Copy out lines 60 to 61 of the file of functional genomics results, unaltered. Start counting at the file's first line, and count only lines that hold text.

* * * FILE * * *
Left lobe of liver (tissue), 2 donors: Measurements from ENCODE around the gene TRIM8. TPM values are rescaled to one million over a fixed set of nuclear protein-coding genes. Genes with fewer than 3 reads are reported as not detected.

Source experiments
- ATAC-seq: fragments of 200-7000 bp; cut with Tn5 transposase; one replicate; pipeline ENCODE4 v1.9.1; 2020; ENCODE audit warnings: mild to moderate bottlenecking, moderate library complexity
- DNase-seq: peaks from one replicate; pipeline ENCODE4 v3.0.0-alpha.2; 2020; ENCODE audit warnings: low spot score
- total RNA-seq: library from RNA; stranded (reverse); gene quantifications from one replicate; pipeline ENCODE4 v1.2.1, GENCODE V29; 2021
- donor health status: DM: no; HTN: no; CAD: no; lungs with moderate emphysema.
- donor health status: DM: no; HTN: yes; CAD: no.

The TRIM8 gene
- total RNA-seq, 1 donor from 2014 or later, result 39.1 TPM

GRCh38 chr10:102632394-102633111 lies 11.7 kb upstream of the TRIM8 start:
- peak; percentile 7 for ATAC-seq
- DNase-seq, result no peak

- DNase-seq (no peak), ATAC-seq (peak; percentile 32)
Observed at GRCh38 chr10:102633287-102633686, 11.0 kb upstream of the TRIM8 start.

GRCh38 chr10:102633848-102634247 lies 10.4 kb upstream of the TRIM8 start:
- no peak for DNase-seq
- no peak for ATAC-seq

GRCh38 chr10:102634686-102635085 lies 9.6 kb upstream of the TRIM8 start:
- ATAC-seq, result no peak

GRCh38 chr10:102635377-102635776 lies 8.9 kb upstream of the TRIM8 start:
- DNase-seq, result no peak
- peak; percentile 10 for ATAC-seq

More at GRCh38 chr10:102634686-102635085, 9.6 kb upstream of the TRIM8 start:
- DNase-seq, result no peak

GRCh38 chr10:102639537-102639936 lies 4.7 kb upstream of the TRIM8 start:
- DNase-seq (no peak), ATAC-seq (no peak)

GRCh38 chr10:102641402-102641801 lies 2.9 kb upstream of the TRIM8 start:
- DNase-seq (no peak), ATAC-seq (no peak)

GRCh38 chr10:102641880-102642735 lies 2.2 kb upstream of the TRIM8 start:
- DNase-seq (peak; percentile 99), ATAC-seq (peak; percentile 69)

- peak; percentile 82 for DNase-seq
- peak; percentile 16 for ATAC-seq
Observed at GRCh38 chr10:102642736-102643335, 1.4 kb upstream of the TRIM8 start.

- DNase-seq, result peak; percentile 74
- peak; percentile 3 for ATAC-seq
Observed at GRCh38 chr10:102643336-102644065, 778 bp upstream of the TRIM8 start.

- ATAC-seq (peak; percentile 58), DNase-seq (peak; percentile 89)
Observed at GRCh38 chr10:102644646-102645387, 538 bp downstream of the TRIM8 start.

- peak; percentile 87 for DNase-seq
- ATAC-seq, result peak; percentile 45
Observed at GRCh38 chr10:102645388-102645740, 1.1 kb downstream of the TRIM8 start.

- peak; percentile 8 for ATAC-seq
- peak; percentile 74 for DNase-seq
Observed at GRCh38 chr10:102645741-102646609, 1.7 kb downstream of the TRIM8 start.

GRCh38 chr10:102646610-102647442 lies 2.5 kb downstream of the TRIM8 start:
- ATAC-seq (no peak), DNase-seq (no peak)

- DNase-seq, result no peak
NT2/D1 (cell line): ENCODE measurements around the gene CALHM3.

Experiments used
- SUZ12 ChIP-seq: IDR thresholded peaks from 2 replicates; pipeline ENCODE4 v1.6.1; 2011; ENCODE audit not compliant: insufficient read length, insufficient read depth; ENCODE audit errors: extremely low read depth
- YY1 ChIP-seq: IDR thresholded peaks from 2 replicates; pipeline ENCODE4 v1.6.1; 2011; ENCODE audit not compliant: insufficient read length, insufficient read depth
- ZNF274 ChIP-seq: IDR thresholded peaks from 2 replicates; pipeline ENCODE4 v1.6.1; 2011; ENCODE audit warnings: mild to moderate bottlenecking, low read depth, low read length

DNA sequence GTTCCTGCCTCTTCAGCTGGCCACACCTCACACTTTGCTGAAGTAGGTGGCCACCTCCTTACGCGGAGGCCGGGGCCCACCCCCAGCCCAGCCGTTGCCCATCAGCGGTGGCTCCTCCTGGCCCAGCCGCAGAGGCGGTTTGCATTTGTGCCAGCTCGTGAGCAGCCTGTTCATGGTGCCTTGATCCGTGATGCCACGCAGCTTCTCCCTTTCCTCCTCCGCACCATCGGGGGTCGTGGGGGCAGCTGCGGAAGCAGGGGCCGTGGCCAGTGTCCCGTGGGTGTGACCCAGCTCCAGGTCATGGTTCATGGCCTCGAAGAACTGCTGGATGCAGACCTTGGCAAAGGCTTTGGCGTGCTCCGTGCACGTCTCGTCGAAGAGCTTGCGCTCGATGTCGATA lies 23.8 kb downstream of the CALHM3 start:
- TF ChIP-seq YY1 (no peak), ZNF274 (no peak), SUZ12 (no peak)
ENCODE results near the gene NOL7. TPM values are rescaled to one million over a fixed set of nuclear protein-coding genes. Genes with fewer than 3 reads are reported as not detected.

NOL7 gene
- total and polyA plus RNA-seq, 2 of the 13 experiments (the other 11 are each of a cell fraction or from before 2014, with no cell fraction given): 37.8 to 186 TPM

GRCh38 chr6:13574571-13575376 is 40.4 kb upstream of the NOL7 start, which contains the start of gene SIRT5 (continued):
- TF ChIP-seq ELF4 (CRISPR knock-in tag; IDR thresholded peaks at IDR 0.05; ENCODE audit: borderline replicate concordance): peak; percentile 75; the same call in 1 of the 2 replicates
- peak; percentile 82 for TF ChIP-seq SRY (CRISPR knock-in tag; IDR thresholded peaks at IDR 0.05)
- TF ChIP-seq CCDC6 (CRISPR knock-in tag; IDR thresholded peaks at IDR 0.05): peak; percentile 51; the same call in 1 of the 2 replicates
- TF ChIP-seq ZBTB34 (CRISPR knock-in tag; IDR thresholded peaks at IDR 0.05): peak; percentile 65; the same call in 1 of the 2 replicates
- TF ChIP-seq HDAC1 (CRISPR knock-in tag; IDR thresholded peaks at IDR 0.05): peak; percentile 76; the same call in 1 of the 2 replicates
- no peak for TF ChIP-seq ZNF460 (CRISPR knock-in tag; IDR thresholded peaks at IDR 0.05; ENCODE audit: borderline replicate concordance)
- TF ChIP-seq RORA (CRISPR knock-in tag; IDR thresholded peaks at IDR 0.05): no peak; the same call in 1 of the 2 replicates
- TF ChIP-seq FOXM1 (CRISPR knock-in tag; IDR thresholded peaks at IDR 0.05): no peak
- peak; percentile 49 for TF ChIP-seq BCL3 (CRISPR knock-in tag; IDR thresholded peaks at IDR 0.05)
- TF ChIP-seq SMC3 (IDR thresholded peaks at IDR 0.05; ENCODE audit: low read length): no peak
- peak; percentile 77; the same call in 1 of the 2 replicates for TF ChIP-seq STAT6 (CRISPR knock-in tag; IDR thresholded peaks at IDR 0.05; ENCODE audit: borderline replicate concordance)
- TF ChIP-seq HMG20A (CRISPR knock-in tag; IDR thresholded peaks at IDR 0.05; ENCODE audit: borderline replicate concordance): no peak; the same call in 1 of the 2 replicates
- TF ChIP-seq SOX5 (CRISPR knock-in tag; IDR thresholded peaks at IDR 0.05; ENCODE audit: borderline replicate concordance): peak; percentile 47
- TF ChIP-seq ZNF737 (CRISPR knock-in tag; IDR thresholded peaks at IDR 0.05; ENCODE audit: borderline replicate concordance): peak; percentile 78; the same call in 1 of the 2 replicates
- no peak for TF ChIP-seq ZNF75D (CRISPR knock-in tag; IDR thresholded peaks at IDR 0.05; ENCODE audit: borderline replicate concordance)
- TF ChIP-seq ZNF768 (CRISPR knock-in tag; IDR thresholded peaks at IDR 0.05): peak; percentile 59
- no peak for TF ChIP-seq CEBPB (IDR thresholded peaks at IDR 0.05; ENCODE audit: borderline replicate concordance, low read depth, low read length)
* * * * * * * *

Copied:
- peak; percentile 82 for TF ChIP-seq SRY (CRISPR knock-in tag; IDR thresholded peaks at IDR 0.05)
- TF ChIP-seq CCDC6 (CRISPR knock-in tag; IDR thresholded peaks at IDR 0.05): peak; percentile 51; the same call in 1 of the 2 replicates